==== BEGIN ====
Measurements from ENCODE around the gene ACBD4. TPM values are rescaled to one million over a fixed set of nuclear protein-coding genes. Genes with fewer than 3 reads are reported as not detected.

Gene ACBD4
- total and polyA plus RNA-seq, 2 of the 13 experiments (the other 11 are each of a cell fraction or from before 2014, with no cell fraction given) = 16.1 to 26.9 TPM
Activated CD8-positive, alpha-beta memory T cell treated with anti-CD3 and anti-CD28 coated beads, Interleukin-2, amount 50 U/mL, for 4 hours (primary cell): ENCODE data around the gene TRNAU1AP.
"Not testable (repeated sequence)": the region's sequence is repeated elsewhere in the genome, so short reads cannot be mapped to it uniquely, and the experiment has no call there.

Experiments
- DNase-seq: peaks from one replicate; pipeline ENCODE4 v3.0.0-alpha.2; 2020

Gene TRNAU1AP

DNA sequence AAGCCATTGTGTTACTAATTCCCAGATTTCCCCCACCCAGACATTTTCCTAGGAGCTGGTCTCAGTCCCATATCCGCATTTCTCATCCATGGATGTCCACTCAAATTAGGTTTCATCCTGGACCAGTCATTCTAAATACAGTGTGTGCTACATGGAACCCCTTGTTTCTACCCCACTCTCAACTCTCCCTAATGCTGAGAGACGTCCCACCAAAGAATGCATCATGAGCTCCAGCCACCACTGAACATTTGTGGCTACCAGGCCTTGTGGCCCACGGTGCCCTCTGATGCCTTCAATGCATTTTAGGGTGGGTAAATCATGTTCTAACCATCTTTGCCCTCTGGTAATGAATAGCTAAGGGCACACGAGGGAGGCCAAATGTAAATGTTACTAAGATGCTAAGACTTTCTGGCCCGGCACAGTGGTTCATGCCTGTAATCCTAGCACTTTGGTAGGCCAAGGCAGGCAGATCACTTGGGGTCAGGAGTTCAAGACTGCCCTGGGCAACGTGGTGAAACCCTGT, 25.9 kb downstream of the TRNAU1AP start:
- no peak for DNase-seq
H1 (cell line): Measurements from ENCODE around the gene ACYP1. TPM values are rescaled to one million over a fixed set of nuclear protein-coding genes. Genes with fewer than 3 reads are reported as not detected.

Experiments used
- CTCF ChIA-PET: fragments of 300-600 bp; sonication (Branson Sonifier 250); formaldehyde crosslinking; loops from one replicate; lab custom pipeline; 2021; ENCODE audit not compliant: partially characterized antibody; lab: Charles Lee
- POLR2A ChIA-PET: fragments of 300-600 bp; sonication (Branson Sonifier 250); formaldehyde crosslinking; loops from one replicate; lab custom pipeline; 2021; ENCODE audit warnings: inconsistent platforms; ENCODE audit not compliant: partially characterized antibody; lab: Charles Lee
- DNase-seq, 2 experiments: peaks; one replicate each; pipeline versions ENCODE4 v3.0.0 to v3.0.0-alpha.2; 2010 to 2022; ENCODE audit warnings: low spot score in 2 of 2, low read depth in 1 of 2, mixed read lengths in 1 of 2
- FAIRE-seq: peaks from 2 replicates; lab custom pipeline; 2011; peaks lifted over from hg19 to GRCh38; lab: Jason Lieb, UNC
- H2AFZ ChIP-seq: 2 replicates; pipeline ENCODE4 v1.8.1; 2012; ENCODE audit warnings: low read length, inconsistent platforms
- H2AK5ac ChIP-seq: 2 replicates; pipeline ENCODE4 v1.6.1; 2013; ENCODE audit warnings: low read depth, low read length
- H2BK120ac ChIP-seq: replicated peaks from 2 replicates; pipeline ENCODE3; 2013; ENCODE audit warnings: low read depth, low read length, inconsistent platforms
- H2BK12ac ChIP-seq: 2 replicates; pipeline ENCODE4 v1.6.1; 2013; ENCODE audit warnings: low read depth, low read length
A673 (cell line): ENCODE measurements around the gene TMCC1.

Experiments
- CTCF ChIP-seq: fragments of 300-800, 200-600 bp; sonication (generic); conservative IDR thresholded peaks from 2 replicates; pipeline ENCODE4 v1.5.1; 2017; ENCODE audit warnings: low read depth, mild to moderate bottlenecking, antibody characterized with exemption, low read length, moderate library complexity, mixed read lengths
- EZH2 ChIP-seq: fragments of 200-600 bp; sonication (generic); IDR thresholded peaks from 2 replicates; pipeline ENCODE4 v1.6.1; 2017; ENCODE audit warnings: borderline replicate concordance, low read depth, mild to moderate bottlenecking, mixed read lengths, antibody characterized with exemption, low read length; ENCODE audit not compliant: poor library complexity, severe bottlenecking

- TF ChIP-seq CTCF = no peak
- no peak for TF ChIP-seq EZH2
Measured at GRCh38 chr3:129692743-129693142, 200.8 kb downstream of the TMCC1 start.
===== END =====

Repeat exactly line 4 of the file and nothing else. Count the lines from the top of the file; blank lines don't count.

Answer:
Activated CD8-positive, alpha-beta memory T cell treated with anti-CD3 and anti-CD28 coated beads, Interleukin-2, amount 50 U/mL, for 4 hours (primary cell): ENCODE data around the gene TRNAU1AP.